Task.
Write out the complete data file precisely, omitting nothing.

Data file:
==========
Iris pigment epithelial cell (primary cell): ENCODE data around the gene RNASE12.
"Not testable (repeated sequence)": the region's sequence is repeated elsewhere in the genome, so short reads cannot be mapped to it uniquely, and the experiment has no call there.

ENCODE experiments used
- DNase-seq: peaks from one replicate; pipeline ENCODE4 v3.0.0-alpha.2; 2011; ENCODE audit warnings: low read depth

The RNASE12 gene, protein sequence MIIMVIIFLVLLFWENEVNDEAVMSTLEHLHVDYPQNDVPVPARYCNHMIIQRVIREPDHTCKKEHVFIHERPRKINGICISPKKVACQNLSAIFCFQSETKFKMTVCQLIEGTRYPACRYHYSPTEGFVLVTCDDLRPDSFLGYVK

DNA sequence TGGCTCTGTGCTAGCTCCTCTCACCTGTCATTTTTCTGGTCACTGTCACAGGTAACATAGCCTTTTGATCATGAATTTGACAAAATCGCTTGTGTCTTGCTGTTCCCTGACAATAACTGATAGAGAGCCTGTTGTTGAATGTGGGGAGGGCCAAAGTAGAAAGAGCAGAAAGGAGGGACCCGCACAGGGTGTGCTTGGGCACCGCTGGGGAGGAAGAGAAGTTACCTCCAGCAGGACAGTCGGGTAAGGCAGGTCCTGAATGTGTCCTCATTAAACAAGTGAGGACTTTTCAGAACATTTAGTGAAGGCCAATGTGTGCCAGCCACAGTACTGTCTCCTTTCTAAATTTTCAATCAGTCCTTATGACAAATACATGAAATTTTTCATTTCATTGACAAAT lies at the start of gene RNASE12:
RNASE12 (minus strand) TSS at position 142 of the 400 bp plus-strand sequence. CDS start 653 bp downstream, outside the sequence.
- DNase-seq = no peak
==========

Iris pigment epithelial cell (primary cell): ENCODE data around the gene RNASE12.
"Not testable (repeated sequence)": the region's sequence is repeated elsewhere in the genome, so short reads cannot be mapped to it uniquely, and the experiment has no call there.

ENCODE experiments used
- DNase-seq: peaks from one replicate; pipeline ENCODE4 v3.0.0-alpha.2; 2011; ENCODE audit warnings: low read depth

The RNASE12 gene, protein sequence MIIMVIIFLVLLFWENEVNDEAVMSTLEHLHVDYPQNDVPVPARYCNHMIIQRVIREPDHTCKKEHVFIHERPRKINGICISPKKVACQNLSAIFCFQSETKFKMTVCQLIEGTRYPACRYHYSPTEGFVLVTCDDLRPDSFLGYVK

DNA sequence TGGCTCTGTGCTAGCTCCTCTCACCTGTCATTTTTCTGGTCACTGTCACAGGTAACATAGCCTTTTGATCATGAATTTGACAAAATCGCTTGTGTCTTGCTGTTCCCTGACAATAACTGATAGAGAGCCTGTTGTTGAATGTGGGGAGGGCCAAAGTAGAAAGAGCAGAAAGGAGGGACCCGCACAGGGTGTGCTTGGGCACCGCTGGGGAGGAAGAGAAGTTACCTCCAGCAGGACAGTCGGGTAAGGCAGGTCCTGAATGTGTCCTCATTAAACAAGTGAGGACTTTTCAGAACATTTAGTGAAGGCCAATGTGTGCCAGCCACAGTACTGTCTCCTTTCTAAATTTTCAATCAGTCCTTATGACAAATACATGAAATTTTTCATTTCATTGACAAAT lies at the start of gene RNASE12:
RNASE12 (minus strand) TSS at position 142 of the 400 bp plus-strand sequence. CDS start 653 bp downstream, outside the sequence.
- DNase-seq = no peak